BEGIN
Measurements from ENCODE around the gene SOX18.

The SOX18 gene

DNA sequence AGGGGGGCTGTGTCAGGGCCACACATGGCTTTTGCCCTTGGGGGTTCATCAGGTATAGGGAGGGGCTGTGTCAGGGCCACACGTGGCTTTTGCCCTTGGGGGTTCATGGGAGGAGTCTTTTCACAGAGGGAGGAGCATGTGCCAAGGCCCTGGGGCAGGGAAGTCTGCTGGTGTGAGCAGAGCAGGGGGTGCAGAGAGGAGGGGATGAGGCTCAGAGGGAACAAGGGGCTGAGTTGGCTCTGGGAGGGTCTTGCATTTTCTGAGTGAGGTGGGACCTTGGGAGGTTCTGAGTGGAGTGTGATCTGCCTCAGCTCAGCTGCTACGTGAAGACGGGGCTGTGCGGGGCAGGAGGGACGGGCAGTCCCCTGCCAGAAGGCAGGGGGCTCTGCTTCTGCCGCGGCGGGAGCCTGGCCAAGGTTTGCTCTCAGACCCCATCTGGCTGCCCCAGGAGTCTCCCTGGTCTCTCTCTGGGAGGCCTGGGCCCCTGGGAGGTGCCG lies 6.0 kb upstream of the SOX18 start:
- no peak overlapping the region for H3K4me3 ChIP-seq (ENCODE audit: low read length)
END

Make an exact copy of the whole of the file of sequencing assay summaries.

Measurements from ENCODE around the gene SOX18.

The SOX18 gene

DNA sequence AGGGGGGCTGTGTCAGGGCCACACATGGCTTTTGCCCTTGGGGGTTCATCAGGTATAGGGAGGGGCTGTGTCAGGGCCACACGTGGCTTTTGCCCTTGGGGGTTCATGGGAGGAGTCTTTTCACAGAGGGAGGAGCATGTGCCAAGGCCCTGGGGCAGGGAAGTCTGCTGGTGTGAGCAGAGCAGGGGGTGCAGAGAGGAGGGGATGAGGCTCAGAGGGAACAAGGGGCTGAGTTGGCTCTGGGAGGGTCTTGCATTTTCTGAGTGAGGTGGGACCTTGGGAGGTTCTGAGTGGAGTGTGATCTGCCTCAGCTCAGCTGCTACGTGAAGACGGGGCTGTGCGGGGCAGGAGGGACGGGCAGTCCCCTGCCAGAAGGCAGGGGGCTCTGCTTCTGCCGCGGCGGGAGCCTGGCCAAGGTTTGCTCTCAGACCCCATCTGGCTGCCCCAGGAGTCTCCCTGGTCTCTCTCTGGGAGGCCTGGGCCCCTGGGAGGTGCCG lies 6.0 kb upstream of the SOX18 start:
- no peak overlapping the region for H3K4me3 ChIP-seq (ENCODE audit: low read length)